Schneider National's (NYSE:SNDR) stock is up by a considerable 16% over the past month. As most would know, fundamentals are what usually guide market price movements over the long-term, so we decided to look at the company's key financial indicators today to determine if they have any role to play in the recent price movement. Particularly, we will be paying attention to Schneider National's ROE today.
ROE or return on equity is a useful tool to assess how effectively a company can generate returns on the investment it received from its shareholders. In simpler terms, it measures the profitability of a company in relation to shareholder's equity.
How Do You Calculate Return On Equity?
The formula for ROE is:
Return on Equity = Net Profit (from continuing operations) ÷ Shareholders' Equity
So, based on the above formula, the ROE for Schneider National is:
18% = US$482m ÷ US$2.7b (Based on the trailing twelve months to September 2022).
The 'return' refers to a company's earnings over the last year. So, this means that for every $1 of its shareholder's investments, the company generates a profit of $0.18.
What Is The Relationship Between ROE And Earnings Growth?
Thus far, we have learned that ROE measures how efficiently a company is generating its profits. Based on how much of its profits the company chooses to reinvest or "retain", we are then able to evaluate a company's future ability to generate profits. Assuming everything else remains unchanged, the higher the ROE and profit retention, the higher the growth rate of a company compared to companies that don't necessarily bear these characteristics.
Schneider National's Earnings Growth And 18% ROE
At first glance, Schneider National seems to have a decent ROE. Yet, the fact that the company's ROE is lower than the industry average of 25% does temper our expectations. Schneider National was still able to see a decent net income growth of 5.5% over the past five years. So, there might be other aspects that are positively influencing earnings growth. Such as - high earnings retention or an efficient management in place. Bear in mind, the company does have a respectable level of ROE. It is just that the industry ROE is higher. So this also provides some context to the earnings growth seen by the company.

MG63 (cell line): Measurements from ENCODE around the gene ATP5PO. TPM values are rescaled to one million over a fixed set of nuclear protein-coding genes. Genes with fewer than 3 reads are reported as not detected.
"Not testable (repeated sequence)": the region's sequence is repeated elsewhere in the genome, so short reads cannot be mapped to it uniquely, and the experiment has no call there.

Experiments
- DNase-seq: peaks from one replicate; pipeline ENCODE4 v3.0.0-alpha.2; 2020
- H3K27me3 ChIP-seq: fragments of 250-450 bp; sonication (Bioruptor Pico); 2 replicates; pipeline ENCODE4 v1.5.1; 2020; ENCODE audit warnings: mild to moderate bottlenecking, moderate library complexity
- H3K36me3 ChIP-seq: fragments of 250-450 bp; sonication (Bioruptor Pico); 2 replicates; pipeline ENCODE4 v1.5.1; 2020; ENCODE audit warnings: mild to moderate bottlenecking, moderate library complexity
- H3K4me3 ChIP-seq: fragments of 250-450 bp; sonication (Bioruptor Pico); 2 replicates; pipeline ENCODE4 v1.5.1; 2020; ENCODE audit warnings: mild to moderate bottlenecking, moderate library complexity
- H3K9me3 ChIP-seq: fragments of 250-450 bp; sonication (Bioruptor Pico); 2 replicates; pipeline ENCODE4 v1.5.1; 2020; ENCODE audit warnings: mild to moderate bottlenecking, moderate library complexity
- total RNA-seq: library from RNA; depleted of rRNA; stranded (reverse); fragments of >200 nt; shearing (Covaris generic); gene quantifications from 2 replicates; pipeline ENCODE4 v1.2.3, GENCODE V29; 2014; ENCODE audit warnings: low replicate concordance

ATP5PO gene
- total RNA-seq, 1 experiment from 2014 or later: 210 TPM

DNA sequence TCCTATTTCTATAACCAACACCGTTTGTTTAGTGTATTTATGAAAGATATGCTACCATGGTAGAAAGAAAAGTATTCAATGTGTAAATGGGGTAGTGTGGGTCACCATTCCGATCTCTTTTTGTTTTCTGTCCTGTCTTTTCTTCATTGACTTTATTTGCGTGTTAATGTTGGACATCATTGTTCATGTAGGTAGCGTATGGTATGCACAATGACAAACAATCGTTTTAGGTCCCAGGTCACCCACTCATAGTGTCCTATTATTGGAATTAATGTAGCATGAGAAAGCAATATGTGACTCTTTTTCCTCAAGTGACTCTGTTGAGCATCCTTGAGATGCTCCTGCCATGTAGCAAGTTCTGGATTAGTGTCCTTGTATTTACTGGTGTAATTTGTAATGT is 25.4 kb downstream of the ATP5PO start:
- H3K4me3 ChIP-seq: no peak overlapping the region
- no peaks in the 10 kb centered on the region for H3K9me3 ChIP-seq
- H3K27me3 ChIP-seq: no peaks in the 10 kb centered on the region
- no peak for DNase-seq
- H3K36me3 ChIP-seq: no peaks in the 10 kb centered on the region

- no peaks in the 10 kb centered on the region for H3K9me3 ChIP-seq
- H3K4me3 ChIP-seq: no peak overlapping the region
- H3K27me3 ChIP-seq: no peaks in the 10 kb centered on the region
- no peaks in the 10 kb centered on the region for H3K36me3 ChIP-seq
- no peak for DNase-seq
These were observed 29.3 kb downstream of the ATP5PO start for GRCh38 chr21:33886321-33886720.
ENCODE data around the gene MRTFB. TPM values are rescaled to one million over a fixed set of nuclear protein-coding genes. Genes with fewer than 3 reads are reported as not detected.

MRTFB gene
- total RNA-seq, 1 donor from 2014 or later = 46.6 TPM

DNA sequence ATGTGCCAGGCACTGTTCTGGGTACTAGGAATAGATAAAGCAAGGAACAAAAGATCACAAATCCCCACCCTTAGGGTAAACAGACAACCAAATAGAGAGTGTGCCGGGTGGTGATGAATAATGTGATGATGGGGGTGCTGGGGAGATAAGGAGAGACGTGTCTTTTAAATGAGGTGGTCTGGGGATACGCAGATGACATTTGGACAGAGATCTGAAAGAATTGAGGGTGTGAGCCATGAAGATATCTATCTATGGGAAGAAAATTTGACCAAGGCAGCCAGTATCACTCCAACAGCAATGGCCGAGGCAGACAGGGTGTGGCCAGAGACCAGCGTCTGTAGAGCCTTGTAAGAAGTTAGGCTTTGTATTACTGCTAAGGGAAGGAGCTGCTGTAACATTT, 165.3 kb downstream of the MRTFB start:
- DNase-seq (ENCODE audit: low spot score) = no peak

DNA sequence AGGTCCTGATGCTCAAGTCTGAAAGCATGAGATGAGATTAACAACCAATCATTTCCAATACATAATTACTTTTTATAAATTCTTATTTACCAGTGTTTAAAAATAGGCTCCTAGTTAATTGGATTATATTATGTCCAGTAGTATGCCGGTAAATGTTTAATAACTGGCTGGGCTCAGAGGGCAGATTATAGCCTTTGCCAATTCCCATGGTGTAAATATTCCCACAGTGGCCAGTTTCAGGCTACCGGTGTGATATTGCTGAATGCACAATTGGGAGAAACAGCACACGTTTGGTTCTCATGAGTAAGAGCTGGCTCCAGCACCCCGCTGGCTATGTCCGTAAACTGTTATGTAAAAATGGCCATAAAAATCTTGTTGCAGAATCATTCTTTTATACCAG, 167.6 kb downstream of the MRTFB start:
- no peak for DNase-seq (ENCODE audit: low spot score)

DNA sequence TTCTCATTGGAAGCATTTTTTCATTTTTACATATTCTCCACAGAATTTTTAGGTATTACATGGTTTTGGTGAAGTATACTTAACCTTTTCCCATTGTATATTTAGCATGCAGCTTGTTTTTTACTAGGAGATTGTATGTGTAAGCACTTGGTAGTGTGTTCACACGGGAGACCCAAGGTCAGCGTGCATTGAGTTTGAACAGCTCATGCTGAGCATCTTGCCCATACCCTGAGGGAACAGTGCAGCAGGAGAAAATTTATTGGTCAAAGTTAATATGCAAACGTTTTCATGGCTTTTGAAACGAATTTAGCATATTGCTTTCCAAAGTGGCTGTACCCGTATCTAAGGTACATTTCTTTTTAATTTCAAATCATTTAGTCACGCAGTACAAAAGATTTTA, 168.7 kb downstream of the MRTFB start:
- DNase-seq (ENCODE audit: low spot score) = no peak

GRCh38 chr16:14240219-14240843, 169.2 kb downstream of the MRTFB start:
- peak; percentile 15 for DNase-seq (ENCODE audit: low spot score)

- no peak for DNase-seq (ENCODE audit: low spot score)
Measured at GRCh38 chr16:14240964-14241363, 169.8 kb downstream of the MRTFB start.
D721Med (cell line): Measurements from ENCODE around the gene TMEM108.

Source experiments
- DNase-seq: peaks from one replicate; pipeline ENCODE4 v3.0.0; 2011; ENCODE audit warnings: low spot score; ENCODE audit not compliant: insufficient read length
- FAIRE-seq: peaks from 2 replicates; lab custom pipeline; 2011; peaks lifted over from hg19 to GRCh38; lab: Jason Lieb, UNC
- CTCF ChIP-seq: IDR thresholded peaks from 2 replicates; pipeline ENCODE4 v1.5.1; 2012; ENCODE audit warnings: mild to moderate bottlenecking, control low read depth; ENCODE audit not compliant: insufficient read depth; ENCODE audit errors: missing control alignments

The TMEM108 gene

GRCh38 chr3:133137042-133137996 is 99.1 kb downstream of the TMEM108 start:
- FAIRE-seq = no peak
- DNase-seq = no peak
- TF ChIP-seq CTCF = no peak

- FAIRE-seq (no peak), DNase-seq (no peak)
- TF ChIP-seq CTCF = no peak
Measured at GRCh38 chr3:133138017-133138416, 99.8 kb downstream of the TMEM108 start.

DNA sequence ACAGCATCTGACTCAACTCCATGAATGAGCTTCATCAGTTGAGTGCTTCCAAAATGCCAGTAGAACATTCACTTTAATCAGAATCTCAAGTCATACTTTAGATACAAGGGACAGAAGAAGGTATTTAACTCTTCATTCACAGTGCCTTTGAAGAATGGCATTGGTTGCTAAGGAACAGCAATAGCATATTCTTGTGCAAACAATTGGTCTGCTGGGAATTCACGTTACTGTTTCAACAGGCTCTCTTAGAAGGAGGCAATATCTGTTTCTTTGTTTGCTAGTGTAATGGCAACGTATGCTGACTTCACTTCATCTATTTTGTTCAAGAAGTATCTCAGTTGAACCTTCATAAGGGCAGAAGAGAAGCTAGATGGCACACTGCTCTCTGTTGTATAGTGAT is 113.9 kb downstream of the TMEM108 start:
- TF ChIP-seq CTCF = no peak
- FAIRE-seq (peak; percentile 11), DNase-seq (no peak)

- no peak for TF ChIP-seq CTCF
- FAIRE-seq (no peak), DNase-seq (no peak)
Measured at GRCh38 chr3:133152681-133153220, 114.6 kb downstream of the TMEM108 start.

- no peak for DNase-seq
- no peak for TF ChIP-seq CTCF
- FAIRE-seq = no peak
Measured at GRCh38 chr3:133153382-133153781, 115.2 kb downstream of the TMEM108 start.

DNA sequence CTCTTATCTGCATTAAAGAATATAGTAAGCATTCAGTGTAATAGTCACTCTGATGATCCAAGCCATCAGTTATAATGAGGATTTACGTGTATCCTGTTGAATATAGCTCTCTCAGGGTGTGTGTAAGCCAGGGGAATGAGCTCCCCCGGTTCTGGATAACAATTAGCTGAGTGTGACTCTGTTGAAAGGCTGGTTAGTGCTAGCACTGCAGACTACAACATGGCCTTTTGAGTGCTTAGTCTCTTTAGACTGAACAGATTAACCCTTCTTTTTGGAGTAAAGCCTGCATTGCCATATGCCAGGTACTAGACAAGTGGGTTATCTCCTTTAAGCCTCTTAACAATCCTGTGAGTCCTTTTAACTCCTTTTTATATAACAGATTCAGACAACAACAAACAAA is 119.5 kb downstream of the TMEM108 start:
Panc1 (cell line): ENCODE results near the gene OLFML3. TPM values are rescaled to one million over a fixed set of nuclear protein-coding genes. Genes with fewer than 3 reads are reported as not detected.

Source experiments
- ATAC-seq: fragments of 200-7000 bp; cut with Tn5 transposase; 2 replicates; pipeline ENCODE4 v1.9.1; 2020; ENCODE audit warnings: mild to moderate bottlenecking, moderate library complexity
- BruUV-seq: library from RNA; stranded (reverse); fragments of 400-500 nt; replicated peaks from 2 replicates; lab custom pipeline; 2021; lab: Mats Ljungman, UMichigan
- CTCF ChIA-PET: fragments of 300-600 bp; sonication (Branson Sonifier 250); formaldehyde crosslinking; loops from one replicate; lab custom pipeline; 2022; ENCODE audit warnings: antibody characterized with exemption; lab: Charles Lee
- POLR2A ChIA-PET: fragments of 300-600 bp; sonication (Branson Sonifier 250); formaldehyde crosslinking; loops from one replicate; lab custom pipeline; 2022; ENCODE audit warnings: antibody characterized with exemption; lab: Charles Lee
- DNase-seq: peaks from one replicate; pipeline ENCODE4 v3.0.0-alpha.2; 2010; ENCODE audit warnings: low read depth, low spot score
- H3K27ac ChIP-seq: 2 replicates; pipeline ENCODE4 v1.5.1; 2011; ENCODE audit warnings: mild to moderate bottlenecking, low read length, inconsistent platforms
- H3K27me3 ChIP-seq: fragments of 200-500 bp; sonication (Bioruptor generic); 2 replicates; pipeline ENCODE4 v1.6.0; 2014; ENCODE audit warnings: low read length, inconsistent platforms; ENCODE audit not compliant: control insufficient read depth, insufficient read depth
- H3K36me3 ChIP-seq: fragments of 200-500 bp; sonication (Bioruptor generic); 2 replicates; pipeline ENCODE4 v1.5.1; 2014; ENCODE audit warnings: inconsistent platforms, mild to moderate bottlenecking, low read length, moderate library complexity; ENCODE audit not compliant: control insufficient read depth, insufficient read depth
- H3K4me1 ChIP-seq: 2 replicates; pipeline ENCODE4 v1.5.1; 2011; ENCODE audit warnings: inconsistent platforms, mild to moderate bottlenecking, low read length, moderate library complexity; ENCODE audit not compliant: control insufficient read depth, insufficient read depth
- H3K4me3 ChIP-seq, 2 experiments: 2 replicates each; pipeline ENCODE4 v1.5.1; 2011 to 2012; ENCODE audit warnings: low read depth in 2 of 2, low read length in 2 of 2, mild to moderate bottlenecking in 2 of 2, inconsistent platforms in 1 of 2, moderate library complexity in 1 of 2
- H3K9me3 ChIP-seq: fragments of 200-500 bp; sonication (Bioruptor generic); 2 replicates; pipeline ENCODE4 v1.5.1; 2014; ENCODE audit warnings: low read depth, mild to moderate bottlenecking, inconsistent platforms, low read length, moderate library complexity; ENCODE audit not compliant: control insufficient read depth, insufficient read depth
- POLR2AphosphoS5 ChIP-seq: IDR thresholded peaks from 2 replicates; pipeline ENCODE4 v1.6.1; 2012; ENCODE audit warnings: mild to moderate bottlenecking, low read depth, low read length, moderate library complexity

We then compared Schneider National's net income growth with the industry and found that the company's growth figure is lower than the average industry growth rate of 11% in the same period, which is a bit concerning.
Earnings growth is a huge factor in stock valuation. What investors need to determine next is if the expected earnings growth, or the lack of it, is already built into the share price. This then helps them determine if the stock is placed for a bright or bleak future. One good indicator of expected earnings growth is the P/E ratio which determines the price the market is willing to pay for a stock based on its earnings prospects. So, you may want to check if Schneider National is trading on a high P/E or a low P/E, relative to its industry.
Is Schneider National Efficiently Re-investing Its Profits?
Schneider National has a low three-year median payout ratio of 21%, meaning that the company retains the remaining 79% of its profits. This suggests that the management is reinvesting most of the profits to grow the business.
Besides, Schneider National has been paying dividends over a period of five years. This shows that the company is committed to sharing profits with its shareholders. Upon studying the latest analysts' consensus data, we found that the company's future payout ratio is expected to drop to 15% over the next three years. Regardless, the future ROE for Schneider National is predicted to decline to 13% despite the anticipated decrease in the payout ratio. We reckon that there could probably be other factors that could be driving the forseen decline in the company's ROE.
In total, it does look like Schneider National has some positive aspects to its business. Particularly, its earnings have grown respectably as we saw earlier, which was likely achieved due to the company reinvesting most of its earnings at a decent rate of return, to grow its business. Having said that, on studying current analyst estimates, we were concerned to see that while the company has grown its earnings in the past, analysts expect its earnings to shrink in the future. Are these analysts expectations based on the broad expectations for the industry, or on the company's fundamentals? Click here to be taken to our analyst's forecasts page for the company.
What are the risks and opportunities for Schneider National?
Price-To-Earnings ratio (10.1x) is below the US market (15.3x)
Earnings have grown 5.5% per year over the past 5 years
Earnings are forecast to decline by an average of 3.8% per year for the next 3 years
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This article by Simply Wall St is general in nature. We provide commentary based on historical data and analyst forecasts only using an unbiased methodology and our articles are not intended to be financial advice. It does not constitute a recommendation to buy or sell any stock, and does not take account of your objectives, or your financial situation. We aim to bring you long-term focused analysis driven by fundamental data. Note that our analysis may not factor in the latest price-sensitive company announcements or qualitative material. Simply Wall St has no position in any stocks mentioned.